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PlantFiles: Leopard Lily, Panther Lily, Swamp Lily
Lilium pardalinum

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Family: Liliaceae (lil-ee-AY-see-ee) (Info)
Genus: Lilium (LIL-ee-um) (Info)
Species: pardalinum (par-da-LEE-num) (Info)

» View all varieties of Lilies

One vendor has this plant for sale.

20 members have or want this plant for trade.

Division:
9 - Species

Flower Habit:
(c) Down-facing

Height:
24-36 in. (60-90 cm)
36-48 in. (90-120 cm)
4-6 ft. (1.2-1.8 m)
6-8 ft. (1.8-2.4 m)

Spacing:
9-12 in. (22-30 cm)
12-15 in. (30-38 cm)

Hardiness:
USDA Zone 5a: to -28.8 C (-20 F)
USDA Zone 5b: to -26.1 C (-15 F)
USDA Zone 6a: to -23.3 C (-10 F)
USDA Zone 6b: to -20.5 C (-5 F)
USDA Zone 7a: to -17.7 C (0 F)
USDA Zone 7b: to -14.9 C (5 F)
USDA Zone 8a: to -12.2 C (10 F)
USDA Zone 8b: to -9.4 C (15 F)
USDA Zone 9a: to -6.6 C (20 F)

Sun Exposure:
Full Sun

Bloom Color:
Orange
Red-Orange
Gold (Yellow-Orange)
Pale Yellow

Bloom Time:
Mid Summer

Flower Shape:
Trumpet
Recurved

Bloom Size:
3" to 6" (76 mm to 150 mm)

Color Pattern:
Spotted

Foliage:
Herbaceous

Other details:
Requires consistently moist soil; do not let dry out between waterings

Soil pH requirements:
6.1 to 6.5 (mildly acidic)
6.6 to 7.5 (neutral)
7.6 to 7.8 (mildly alkaline)

Patent Information:
Non-patented

Propagation Methods:
By dividing rhizomes, tubers, corms or bulbs (including offsets)
By dividing the bulb's scales
From seed; winter sow in vented containers, coldframe or unheated greenhouse
From seed; stratify if sowing indoors
From bulbils

Seed Collecting:
Seed does not store well; sow as soon as possible

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There are a total of 18 photos.
Click here to view them all!

Profile:

2 positives
1 neutral
No negatives

Gardeners' Notes:

RatingAuthorContent
Positive ogon On May 17, 2011, ogon from Paradise, CA (Zone 9a) wrote:

Leopard Lilies grow wild in Northern CA. They can be found in bloom in the shadier areas around the foothills in mid summer. They are plentiful in parts of a nearby wilderness park that are not often frequented by humans, and can be found in sandy loam soil in part-sun to full-shade areas. I've always seen them near the creek, but not necesarily in moist soil. I think they prefer the higher humidity found near the creek, as Northern CA is very hot and dry in the summer months when they are in bloom, but the soil I have found them growing in is not particularly moist. I have not tried to transplant them from the wild, but I do know a nearby native plants nursery often has them for sale. The flowers are amazing and a photograph cannot do them justice :).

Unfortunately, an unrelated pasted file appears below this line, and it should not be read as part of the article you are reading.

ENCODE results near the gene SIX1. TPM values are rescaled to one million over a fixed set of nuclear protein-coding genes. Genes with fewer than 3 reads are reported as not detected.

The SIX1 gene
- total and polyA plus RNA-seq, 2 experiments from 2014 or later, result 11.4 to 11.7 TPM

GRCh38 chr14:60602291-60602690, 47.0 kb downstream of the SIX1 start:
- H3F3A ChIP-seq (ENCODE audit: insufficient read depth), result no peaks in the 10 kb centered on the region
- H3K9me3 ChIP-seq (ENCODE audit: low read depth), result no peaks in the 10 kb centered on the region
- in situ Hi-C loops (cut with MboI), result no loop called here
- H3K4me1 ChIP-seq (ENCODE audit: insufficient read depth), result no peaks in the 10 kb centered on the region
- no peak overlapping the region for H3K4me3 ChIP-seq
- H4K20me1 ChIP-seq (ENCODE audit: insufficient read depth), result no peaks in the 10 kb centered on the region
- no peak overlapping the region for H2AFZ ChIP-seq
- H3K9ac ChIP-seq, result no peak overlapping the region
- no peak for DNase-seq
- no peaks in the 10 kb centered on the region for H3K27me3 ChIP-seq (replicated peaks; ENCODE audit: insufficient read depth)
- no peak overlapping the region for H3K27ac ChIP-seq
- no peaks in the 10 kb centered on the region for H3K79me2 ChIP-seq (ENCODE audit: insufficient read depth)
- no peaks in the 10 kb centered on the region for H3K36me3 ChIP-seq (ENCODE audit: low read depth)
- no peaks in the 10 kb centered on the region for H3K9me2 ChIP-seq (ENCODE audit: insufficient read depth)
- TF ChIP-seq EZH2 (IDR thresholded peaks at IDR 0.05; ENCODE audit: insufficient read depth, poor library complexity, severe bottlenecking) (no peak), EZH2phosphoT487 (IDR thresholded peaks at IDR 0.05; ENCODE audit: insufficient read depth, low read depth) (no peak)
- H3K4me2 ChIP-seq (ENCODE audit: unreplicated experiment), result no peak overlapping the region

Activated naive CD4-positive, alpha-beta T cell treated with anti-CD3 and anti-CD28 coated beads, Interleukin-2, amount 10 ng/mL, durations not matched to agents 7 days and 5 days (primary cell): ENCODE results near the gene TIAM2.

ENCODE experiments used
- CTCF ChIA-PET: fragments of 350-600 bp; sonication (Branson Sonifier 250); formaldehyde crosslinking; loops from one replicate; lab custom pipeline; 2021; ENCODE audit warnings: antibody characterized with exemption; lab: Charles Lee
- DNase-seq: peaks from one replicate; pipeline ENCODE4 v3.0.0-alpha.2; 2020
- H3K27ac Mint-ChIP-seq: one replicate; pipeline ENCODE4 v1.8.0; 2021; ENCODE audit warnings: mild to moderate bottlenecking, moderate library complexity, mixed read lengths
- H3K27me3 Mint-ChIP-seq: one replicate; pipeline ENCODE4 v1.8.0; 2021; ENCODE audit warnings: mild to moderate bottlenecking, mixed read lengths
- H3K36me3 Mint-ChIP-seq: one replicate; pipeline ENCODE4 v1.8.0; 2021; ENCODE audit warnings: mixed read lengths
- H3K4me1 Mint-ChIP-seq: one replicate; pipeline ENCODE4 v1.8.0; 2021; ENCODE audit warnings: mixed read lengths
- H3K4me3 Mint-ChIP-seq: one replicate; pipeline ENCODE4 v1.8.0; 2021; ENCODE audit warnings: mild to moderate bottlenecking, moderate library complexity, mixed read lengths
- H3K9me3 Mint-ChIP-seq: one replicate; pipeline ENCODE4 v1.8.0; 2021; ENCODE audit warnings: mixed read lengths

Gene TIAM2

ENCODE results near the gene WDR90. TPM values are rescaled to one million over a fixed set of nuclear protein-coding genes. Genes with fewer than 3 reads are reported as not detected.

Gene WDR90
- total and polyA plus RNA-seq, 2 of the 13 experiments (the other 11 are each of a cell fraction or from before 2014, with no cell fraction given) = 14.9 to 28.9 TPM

Positive baiissatva On Sep 1, 2009, baiissatva from Dunedin
New Zealand wrote:

Zone 9b coastal Otago, NZ

I believe this lily is highly endangered in it's native Californian habitat.
I planted some out last year- after handling all those oriental bulbs, it's weird to see the stoloniferous ones produced by these turks cap types! They get half day shade in an underplanting situation and seem to be happy enough, though some say this is a temperamental beast. They flower from a very small size which is great!
Just fabulous once they're established and monstrous, with huge candelabras of bicoloured, spotted blooms, and freely offsetting too.
If you can get hold of it, give it a try. Lily societies often have them for sale.
*Update- There are apparently many varieties of this species and Ive been trying to work out which one I have; mine have narrower leaves so Im guessing shastense or pitkinense. I love their snaky pointed buds which remind me of the plant from Little Shop of Horrors :-)
Anyhoo, talk about prolific! From 5 small stoloniferous bulbs I now have around 25, after 12 months, so yeah, Im guessing theyre happy! I give them no attention at all apart from a splash of water when theyre looking dry. They get full to half day sun in slightly raised beds over horrible clay. We don't get too many decent frosts here so perhaps the ground temp never gets low enough to halt their inexorable reproduction?
I am delighted with the performance of this species after so many lilium disappointments.

Neutral drought On Sep 18, 2004, drought from Eston Sask
Canada wrote:

I saw this plant in Alberta gardener- they say it grows in zone 3 but I am unable to find it here --will keep looking and let you know. They call it a giant for your garden! from drought

Regional...

This plant has been said to grow in the following regions:

Chico, California
Davis, California
Merced, California
Paradise, California
Denver, Colorado
Divernon, Illinois
Demotte, Indiana
Macy, Indiana
Attleboro, Massachusetts
Jamaica Plain, Massachusetts
Omaha, Nebraska
Los Alamos, New Mexico
Gloversville, New York
Wakefield, Rhode Island
Eatonville, Washington



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